For fans, Purity Ring's homecoming show, the largest they've played to date, was a dream lineup — and for the longest time, it looked like it wasn't meant to be. An outdoor show in Edmonton's downtown core with the all-Alberta bill (all three acts originated in the same province) was extremely close to not happening — there was a "TBA" listing for months as logistics were worked out. Even in the final days, threats of rain hung over the proceedings, until the final moments of the night when the weather receded. Edmonton held out and they were duly rewarded.
First reward: confusion, charm and dare in the form of electro/glitch-pop outfit Born Gold, a band that play upbeat, screeching pop. Frontman Cecil Frena worked in enough high kicks and spins to get the crowd moving on his energy, or at least when he wasn't engaging in guitar duels with band mate Eric Cheng or twiddling knobs to launch a new wave of harsh noise. Meanwhile, Mitch Holtby was playing a scrappy percussion setup that included what appeared to be a salt shaker and several broken cymbals. Yet it all made for an enthralling show, as the group played songs from the No Sorrow video series as well as a few older songs here and there. Frena introduced a "power ballad" by noting it followed in the tradition of other great Canucks such as Celine Dion, Bryan Adams and Drake and later asked if people could throw up V signs in the air instead of lighters. Despite the antics and fun moments, these were songs with dark subject matter teeming and melancholia at their roots, but the band made them came off as a frantic combination of joy and noise.
If Born Gold were loud and exuberant, Braids were the definition of quiet storm. The trio were tight, and while each member played several instruments, the music was forceful and minimal. Drawing from their latest LP, Deep in the Iris, the songs were built up and quickly torn down only to be established again; the songs were as soaring as they were haunting, thanks to frontwoman Raphaelle Standell-Preston's vocals, and the the rest of the band — Austin Tufts on drums and Taylor Smith on bass and keys — were just as commendable. Tufts was especially impressive during a fierce coda during which he ended up knocking some of his kit over. But the set was Standell-Preston's for the taking, and the performance's core was the passionate, no holds barred performance she threw herself into during the anthemic "Miniskirt."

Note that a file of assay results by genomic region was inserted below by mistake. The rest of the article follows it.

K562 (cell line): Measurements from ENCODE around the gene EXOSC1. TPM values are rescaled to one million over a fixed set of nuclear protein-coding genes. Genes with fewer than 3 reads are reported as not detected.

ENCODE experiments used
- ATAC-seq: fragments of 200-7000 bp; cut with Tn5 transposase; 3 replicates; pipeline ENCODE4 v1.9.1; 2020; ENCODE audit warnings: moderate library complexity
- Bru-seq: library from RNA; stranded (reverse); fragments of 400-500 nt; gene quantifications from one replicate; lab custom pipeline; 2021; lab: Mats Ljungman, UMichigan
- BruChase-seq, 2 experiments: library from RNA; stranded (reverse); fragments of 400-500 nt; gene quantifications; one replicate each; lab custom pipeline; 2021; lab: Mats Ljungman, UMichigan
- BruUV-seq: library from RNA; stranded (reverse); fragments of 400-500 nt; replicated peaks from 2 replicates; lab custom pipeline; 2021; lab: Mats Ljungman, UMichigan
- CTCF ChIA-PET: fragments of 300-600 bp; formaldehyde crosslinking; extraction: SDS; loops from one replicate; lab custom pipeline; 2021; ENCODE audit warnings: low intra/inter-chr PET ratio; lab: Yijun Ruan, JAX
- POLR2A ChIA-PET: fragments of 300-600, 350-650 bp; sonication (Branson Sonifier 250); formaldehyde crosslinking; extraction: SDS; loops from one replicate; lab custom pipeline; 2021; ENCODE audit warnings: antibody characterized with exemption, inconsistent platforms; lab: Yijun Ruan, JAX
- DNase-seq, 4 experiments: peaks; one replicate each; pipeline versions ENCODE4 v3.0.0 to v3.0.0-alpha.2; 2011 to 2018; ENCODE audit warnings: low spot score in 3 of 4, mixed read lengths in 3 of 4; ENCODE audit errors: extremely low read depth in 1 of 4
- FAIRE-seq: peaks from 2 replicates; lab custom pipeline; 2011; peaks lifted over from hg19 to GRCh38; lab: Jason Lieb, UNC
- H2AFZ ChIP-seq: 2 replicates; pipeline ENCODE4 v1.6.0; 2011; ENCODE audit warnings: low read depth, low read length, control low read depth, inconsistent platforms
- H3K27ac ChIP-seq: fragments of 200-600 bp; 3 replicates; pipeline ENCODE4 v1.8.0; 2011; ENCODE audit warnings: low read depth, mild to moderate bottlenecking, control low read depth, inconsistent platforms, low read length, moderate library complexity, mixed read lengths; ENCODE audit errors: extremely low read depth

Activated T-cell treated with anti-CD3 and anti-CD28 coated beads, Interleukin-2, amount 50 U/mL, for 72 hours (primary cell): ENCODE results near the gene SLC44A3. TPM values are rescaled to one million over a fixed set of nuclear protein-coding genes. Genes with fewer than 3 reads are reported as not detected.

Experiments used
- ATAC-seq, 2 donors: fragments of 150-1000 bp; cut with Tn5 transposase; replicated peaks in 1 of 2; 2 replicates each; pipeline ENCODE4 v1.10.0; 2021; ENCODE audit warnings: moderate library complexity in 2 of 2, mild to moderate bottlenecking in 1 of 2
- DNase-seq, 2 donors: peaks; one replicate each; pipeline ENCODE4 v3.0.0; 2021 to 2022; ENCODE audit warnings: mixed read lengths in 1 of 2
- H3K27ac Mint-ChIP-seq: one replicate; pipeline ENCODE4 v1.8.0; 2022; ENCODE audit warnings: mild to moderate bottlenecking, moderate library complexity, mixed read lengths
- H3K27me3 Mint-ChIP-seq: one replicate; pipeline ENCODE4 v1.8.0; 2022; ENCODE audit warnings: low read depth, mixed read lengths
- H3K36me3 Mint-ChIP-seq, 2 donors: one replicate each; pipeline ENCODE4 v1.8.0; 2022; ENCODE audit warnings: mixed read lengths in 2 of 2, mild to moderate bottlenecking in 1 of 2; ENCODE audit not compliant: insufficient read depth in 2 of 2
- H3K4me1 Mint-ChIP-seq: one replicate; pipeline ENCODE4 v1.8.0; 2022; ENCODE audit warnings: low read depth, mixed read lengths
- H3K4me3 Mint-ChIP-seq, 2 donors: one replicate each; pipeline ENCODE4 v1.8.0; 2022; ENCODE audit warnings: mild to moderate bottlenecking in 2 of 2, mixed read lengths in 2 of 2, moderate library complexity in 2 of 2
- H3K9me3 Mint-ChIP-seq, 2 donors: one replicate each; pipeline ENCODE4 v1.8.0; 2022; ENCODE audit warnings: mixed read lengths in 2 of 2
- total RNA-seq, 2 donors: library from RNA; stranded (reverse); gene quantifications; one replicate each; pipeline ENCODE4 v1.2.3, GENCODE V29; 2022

Over the last few years, Purity Ring have become one of Canada's breakthrough acts, and their latest album, Another Eternity, is nudging them further and further into the stratosphere. The synth-pop duo of Megan James and Corin Roddick elected to show the hometown crowd just what they've been up to with their newly improved visual show. For one thing: the lanterns are gone, replaced by hundreds of tiny lights in curtains hanging from the ceiling. Starting with the brooding "Stranger than Earth," Megan James moved from one part of the stage to the other, hidden in slow motion while Roddick hung back and did his thing, triggering sounds and bashing cocoons with drumsticks to release melodies. It's not any different from how they've operated in the past, but there's more palpable confidence now, from James especially, who could be mistaken for a pop star by this point with her charisma and energy.
Much has been said about Another Eternity being Purity Ring's "EDM" record, but that's misleading; James' vocals, formerly hidden behind many layers of processing and effects, are brought to the forefront on the album, and the change was reflected on the stage. The songs have a brighter, maximalist edge to them, with tracks such as "Dust Hymn" and "Bodyache" bordering on anthem status. The few songs Purity Ring elected to play from their debut, Shrines, were filled out with atmospherics, but the new material was inherently massive. As great it was to hear "Lofticries" and "Belispeak" again, it was nothing like the thrilling rush from hearing the climax-raising synths in set finale "Begin Again," during which James launched herself into the hometown crowd.